The training program attempts to foster a structure and process of supervision that provides interns with the context, security and reassurance necessary for self-examination and open presentation of their work, while also stimulating the acquisition of new understanding, techniques and perspectives. The general objectives of supervision are to present critical didactic and experiential opportunities for interns to learn and refine skills, become more confident in their role, ensure competency in the delivery of services and consolidate a stronger sense of professionalism.

Individual Clinical Supervision

Interns receive three hours per week of one-on-one individual clinical supervision. Supervision is intended to facilitate the professional and personal growth of interns, the development of competencies in the goals and objectives identified by the training program, and accurate self-assessment. Supervisors strive to provide a safe and trusting environment in which they provide support and challenge interns' "growth edges." Supervisors are expected to utilize audio and digital recordings to enhance their ability to evaluate intern skills and enhance the overall supervision process.

Interns receive two hours per week of individual supervision from their primary supervisor, who is a licensed psychologist in California. Interns and primary supervisors develop a written supervision agreement that establishes the expectations of the supervisor and supervisee, identifies goals, and addresses legal and ethical issues.

Interns also receive one hour per week of individual supervision from a secondary supervisor.

Supervision of group therapy

Supervision of groups is provided in weekly half-hour meetings with the intern's co-facilitators or clinical staff members. Interns are required to co-facilitate a minimum of one therapy process group and one structured psycho-educational group each semester. They generally co-facilitate groups with clinical staff members, but may also have the opportunity to lead a group independently or co-facilitate a group with another intern. If an intern leads a group independently or with another intern, the intern(s) will arrange weekly supervision with a designated clinical staff group supervisor.

Video-group group supervision

Interns participate in video-group group supervision for two hours per week. This supervision group is facilitated by the Coordinator of Training and offers an opportunity for interns to share their clinical work and view the work of others in a supportive atmosphere. On a weekly rotating basis, interns provide a written case presentation to the group in addition to providing 30 to 40 minutes of digital recording of their clinical work from one or more sessions. Video group is intended to provide a forum for interns to explore the process of psychotherapy, their roles as therapists, how they may use themselves more effectively, address any ethical or legal issues and offer feedback and peer supervision to one another. Video-group also provides time to discuss training issues and address transitional and developmental issues of the interns individually and as a group throughout the internship year.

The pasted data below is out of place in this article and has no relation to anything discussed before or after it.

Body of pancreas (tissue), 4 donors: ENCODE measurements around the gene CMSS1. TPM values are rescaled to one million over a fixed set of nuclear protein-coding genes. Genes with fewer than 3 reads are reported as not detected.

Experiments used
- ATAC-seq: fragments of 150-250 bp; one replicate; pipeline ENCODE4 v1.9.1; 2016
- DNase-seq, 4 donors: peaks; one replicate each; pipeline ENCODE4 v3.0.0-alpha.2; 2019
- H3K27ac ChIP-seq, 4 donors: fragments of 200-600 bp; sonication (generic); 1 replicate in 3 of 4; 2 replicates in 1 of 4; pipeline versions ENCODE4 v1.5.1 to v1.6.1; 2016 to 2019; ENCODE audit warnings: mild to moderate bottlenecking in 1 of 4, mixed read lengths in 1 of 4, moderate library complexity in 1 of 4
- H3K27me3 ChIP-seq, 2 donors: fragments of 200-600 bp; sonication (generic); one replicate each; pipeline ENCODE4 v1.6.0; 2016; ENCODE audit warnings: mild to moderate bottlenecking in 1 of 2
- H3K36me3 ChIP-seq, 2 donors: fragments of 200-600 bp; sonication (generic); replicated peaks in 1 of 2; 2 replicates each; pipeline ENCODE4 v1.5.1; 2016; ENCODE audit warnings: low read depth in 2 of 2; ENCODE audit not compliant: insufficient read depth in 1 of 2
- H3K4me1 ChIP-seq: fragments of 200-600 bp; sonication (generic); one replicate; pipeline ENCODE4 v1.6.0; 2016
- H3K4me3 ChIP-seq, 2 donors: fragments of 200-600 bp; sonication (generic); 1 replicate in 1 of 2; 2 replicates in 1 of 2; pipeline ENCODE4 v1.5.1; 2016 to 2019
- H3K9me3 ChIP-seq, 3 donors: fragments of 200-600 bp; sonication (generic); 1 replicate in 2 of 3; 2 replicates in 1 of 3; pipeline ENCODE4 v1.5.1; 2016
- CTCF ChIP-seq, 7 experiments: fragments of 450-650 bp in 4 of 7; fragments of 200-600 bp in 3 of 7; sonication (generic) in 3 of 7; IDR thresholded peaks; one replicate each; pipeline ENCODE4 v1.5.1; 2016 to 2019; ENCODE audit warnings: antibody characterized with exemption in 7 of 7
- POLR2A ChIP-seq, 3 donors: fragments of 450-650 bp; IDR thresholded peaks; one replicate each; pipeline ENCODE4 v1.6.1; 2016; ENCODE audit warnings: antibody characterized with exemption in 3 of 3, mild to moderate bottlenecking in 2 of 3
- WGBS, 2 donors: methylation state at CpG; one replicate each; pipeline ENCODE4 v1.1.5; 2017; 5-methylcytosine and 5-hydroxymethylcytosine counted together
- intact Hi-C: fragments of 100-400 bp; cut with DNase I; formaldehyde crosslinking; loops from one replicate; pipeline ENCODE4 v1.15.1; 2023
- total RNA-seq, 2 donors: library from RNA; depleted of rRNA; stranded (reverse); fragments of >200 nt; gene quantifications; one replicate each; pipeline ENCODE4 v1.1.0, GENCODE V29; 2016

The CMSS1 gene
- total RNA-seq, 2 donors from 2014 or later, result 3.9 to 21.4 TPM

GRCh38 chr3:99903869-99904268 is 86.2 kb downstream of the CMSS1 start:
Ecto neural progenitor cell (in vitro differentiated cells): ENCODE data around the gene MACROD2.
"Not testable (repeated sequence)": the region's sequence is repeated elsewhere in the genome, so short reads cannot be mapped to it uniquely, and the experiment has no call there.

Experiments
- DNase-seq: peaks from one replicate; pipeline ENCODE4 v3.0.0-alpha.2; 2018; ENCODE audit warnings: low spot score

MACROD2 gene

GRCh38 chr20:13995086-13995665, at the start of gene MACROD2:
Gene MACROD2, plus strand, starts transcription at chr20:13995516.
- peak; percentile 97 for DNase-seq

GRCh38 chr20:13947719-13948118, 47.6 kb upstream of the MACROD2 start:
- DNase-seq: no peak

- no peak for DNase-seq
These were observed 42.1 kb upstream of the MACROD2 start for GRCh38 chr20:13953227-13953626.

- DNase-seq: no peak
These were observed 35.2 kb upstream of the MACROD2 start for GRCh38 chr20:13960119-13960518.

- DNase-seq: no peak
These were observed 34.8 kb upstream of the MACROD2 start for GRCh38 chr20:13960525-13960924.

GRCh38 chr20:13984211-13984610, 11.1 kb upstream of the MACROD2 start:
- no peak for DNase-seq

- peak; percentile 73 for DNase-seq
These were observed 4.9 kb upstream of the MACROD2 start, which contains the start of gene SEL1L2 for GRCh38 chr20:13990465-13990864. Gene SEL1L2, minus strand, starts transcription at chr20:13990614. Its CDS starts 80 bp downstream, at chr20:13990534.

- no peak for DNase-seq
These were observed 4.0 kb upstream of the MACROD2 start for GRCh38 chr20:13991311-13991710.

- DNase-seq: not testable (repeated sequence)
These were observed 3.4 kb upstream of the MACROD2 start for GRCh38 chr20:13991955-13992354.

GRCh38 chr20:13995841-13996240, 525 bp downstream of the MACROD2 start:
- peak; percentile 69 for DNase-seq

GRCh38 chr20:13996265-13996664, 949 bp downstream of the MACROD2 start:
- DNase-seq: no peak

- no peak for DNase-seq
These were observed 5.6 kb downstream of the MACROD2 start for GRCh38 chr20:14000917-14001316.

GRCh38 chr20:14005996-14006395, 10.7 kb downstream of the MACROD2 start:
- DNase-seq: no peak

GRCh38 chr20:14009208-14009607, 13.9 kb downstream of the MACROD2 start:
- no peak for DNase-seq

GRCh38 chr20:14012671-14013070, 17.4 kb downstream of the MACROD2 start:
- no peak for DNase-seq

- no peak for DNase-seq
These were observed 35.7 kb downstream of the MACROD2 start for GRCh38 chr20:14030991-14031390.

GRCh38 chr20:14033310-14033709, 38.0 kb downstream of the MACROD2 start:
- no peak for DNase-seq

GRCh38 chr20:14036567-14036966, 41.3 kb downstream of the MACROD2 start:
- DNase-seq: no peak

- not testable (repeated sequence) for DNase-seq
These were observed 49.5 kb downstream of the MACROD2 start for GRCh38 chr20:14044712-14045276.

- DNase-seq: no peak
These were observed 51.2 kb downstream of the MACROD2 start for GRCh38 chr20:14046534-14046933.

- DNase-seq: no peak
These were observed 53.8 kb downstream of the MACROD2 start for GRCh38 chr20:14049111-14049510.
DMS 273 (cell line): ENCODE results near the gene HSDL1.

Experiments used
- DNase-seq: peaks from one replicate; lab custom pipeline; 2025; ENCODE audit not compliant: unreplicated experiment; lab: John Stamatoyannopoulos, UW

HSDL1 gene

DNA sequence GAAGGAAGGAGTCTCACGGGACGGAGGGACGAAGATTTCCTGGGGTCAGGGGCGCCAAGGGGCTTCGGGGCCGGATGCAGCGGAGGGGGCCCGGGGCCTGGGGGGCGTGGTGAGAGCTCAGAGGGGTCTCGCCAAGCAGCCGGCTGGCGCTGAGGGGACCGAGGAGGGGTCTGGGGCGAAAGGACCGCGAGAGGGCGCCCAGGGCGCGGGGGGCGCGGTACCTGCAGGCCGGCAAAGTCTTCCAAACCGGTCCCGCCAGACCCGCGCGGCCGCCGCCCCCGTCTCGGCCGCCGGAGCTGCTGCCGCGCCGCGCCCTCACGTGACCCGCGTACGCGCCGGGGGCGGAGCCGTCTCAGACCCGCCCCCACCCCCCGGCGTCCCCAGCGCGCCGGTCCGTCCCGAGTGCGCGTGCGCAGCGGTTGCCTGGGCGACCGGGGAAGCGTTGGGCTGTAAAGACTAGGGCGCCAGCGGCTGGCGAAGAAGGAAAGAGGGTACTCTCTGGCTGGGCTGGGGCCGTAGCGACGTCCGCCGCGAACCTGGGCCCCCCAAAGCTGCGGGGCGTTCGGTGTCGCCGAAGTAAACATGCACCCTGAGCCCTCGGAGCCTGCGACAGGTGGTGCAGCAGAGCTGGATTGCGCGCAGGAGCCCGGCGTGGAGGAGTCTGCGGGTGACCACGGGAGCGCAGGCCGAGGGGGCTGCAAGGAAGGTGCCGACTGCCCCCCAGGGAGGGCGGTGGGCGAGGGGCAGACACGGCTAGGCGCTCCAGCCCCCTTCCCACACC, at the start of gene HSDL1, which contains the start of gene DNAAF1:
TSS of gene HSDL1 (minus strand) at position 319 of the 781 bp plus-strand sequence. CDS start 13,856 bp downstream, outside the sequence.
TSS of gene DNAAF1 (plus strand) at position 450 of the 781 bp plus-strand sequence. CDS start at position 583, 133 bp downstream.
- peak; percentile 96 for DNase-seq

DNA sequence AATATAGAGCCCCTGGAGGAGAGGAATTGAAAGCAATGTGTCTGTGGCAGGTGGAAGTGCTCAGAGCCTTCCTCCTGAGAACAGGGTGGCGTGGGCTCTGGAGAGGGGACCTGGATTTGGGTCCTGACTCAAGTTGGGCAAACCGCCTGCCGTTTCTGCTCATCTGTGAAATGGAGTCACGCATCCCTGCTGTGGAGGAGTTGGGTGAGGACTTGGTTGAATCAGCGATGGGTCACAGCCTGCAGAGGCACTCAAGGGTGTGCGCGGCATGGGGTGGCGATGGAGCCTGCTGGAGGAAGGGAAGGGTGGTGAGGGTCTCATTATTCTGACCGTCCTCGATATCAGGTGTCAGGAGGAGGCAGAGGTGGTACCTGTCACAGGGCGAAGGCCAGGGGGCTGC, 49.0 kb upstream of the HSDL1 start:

Supervision of outreach, consultation and program evaluation

Interns are provided with various outreach, consultation and program evaluation opportunities throughout the training year.  Interns must obtain approval from their supervisor(s) or the facilitator of the outreach, consultation and program evaluation training module before accepting an invitation to present and are required to obtain supervision for all outreach programs, consultation and program evaluation.

Evaluation of interns

The training program is responsible to informally and formally assess the progress of each intern throughout the year. The primary purpose of evaluation is to facilitate the professional and personal growth of interns and assess their competencies in the goals and objectives identified by our training program. During orientation, interns familiarize themselves with the Pre-Doctoral Internship Training Manual, which includes copies of the various evaluation forms.

Evaluation is intended to be a collaborative process with interns and supervisors completing evaluations of one another and providing feedback simultaneously. The feedback provided is intended to be timely, objective, constructive, comprehensive and ongoing. Evaluations include assessment of intern's strengths and demonstrated competencies, areas of further growth/ development, and areas of concern. Intern competencies are measured in multiple ways such as direct observation of their work, co-therapy with clinical staff, utilization of audio-tape and digital recordings, review of written reports and progress notes, formal case presentations, collaborative efforts in outreach and consultation, and collegial relationships.

The training program expects interns to make developmental changes over the course of the training year. We make every effort to provide supervision, didactic activities and an environment to promote this developmental change and growth, accompanied by appropriate support, guidance and challenge. UCS understands that, in any supervisory relationship, trust and safety have to be developed and nurtured over time. The cultivation of a safe and supportive environment makes the evaluative process meaningful and growth producing. Therefore, the inherent objective of the evaluative process is to provide ongoing feedback with regard to intern growth, development and affirmation of strengths.